Death performs a lightning-quick montage of our lives.

P. P. Pasolini, Observations on the Long Take

On May 4, 2016 my aunt Lavinia Bertotti died of complications from a pancreatic tumor. The months leading up to her death were a series of meetings and seemingly endless waiting, overcoming obstacles and facing decisions in the fragile uncertainty and at times mocking pursuit of a treatment, where those who are forced to face this illness often find themselves wandering. I shared this adventure at her side – and certainly I was not the only one – sharing trips and consultations, anxieties and evaluations, but also many moments of grace, friendship and beauty.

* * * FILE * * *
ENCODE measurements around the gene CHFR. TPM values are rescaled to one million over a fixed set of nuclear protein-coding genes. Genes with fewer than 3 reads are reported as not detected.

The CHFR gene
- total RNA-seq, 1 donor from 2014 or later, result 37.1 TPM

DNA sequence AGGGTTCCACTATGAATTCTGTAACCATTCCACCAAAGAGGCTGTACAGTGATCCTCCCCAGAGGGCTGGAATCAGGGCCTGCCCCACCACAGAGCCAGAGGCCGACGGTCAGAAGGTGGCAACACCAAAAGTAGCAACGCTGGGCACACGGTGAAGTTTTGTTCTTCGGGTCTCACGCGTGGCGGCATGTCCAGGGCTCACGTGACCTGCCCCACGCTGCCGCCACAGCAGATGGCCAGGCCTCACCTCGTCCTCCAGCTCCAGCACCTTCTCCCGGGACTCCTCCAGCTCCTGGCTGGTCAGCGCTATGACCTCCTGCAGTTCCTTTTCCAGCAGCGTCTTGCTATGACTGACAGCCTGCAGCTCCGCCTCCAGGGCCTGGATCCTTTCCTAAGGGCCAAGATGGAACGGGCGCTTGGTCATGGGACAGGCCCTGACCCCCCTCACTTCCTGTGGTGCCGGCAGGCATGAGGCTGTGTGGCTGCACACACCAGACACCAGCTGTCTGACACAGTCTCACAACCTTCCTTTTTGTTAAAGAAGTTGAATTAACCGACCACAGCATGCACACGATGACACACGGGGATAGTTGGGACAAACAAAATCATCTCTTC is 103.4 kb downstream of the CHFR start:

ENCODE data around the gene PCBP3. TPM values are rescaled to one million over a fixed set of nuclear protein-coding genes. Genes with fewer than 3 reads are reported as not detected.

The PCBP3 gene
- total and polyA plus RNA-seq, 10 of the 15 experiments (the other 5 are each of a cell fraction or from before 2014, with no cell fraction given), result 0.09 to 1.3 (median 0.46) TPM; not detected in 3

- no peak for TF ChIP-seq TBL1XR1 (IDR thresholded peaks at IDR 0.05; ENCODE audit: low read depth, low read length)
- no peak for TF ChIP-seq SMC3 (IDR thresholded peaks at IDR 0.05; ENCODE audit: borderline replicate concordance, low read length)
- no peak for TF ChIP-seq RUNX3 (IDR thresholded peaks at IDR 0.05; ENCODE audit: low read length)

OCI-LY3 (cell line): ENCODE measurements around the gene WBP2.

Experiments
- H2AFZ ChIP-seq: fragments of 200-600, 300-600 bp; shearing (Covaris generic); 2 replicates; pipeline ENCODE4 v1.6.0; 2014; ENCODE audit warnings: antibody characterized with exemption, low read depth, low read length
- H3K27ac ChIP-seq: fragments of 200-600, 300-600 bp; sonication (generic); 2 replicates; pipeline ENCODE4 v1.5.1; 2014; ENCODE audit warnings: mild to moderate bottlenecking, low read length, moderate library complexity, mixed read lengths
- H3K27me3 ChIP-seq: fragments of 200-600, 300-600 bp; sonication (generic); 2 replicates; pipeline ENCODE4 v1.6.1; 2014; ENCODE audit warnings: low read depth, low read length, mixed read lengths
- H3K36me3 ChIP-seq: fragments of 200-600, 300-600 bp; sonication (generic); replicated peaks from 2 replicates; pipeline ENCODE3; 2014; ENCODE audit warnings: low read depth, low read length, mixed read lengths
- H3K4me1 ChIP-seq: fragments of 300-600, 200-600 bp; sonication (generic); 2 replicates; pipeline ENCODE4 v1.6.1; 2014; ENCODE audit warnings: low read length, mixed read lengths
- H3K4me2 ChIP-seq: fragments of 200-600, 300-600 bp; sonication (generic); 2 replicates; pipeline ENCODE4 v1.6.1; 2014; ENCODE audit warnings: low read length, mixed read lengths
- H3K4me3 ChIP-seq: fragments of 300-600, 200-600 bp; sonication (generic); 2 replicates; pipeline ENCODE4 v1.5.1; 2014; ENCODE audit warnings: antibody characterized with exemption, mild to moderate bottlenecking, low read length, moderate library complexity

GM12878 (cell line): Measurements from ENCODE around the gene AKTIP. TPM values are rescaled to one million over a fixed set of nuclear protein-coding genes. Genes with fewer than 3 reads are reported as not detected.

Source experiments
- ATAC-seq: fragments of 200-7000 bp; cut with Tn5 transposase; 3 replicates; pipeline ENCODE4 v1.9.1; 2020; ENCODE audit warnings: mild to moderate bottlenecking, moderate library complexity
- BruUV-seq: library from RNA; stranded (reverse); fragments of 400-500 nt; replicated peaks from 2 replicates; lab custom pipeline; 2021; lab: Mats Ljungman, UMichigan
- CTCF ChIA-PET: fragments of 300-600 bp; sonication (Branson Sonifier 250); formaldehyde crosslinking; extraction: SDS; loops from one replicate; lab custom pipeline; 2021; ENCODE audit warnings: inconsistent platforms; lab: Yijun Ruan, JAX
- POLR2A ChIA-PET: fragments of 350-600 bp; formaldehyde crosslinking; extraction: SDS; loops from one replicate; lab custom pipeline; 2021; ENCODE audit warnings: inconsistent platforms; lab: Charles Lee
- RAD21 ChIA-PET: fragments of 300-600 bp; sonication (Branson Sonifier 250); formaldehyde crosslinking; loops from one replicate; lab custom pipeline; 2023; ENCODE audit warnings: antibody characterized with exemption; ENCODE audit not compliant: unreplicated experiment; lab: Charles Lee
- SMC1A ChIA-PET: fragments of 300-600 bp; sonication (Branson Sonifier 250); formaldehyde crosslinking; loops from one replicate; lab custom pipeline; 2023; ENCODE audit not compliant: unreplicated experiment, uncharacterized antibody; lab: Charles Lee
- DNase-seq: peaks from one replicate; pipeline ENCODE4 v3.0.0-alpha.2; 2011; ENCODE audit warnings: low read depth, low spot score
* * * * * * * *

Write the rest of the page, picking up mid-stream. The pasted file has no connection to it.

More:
During that year, Lavinia and I took photographs. Lavinia compiled a kind of visual diary using her cellphone and captured thoughts, daily events, dialogues and intuitions in various diaries. Using these materials and the interweaving of her point of view with my own as a starting point, I reconstructed the last year of her life. As a result, I found myself understanding elements of her life which I had previously ignored. Her career as an engineer in space projects and as a singer of Renaissance and Baroque music were some of the trajectories I followed as I metaphorically retraced Lavinia’s biographical story. Using this process, I did not intend to write about a way of life nor describe how an unlucky diagnosis leads to death. Instead, I meant to reflect on one person’s end-of-life experience and see – from my own perspective as a witness-spectator and, in retrospect, from that concluding point in life – how multiple and diverse experiences nourished an existence that begins to make sense like a composite photographic sequence – albeit one that may at times be ambiguous and often susceptible to new opportunities .



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